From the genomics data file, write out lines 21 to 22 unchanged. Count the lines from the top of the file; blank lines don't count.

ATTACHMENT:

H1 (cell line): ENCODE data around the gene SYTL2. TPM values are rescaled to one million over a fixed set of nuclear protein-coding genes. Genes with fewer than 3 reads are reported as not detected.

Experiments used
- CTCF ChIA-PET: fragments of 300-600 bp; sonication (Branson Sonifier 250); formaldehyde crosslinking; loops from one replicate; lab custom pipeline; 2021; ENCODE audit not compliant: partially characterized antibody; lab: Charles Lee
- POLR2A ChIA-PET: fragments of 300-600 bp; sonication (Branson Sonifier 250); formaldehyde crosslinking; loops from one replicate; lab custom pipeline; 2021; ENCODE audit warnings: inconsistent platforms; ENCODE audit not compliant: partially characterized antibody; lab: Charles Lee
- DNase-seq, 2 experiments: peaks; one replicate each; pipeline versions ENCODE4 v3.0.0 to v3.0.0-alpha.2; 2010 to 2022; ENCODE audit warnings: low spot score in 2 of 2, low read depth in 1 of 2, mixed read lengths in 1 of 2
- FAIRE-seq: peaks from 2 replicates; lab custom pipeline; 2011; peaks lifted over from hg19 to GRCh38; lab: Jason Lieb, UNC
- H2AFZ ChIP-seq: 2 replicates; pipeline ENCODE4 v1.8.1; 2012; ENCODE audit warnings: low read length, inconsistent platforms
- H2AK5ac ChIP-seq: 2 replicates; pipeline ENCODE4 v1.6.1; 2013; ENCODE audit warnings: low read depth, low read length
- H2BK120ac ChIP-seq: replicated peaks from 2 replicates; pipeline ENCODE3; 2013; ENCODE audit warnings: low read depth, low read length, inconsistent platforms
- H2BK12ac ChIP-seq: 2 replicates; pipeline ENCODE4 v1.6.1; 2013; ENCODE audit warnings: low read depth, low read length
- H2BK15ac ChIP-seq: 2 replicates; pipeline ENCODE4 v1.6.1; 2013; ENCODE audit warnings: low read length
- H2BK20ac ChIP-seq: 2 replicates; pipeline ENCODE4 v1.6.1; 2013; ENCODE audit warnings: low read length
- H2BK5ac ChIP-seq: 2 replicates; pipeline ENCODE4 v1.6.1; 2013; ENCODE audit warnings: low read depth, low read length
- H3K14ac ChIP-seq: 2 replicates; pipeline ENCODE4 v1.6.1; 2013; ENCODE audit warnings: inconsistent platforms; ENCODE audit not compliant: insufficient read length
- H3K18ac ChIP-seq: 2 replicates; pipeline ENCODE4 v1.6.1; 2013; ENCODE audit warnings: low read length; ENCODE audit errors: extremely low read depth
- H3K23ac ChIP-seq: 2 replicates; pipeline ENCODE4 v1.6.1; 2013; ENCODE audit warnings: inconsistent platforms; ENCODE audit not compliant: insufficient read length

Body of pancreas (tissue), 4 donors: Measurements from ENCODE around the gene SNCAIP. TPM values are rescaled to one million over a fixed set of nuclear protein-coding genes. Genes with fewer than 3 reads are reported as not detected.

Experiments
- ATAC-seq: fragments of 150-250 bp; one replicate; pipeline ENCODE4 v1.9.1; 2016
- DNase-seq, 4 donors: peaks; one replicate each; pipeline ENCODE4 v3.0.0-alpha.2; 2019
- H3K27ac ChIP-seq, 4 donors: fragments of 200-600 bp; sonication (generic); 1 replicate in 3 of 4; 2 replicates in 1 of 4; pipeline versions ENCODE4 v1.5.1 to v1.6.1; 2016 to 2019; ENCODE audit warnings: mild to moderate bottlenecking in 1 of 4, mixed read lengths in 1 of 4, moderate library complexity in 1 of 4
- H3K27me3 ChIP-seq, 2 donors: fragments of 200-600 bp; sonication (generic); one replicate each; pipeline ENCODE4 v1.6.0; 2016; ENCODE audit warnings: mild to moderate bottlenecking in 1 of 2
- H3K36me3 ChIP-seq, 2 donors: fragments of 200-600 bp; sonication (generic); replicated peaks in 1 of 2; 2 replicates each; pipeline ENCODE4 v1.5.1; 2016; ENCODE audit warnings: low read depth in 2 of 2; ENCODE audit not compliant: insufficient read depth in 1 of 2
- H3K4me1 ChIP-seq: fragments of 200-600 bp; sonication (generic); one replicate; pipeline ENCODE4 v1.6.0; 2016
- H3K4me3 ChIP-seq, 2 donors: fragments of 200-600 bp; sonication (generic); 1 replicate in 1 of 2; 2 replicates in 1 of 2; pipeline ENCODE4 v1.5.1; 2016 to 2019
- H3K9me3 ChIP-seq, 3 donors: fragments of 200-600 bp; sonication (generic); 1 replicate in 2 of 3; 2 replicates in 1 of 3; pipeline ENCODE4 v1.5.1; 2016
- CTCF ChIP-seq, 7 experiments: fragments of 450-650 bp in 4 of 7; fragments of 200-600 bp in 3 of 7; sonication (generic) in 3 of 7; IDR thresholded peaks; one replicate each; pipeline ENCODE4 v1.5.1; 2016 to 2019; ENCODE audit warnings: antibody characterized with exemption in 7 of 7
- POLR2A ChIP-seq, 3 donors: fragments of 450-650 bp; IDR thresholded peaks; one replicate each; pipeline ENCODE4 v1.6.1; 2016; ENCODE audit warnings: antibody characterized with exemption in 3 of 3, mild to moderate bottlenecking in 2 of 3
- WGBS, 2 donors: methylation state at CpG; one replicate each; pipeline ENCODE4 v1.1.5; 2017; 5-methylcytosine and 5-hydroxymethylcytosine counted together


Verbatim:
- H3K27ac ChIP-seq, 4 donors: fragments of 200-600 bp; sonication (generic); 1 replicate in 3 of 4; 2 replicates in 1 of 4; pipeline versions ENCODE4 v1.5.1 to v1.6.1; 2016 to 2019; ENCODE audit warnings: mild to moderate bottlenecking in 1 of 4, mixed read lengths in 1 of 4, moderate library complexity in 1 of 4
- H3K27me3 ChIP-seq, 2 donors: fragments of 200-600 bp; sonication (generic); one replicate each; pipeline ENCODE4 v1.6.0; 2016; ENCODE audit warnings: mild to moderate bottlenecking in 1 of 2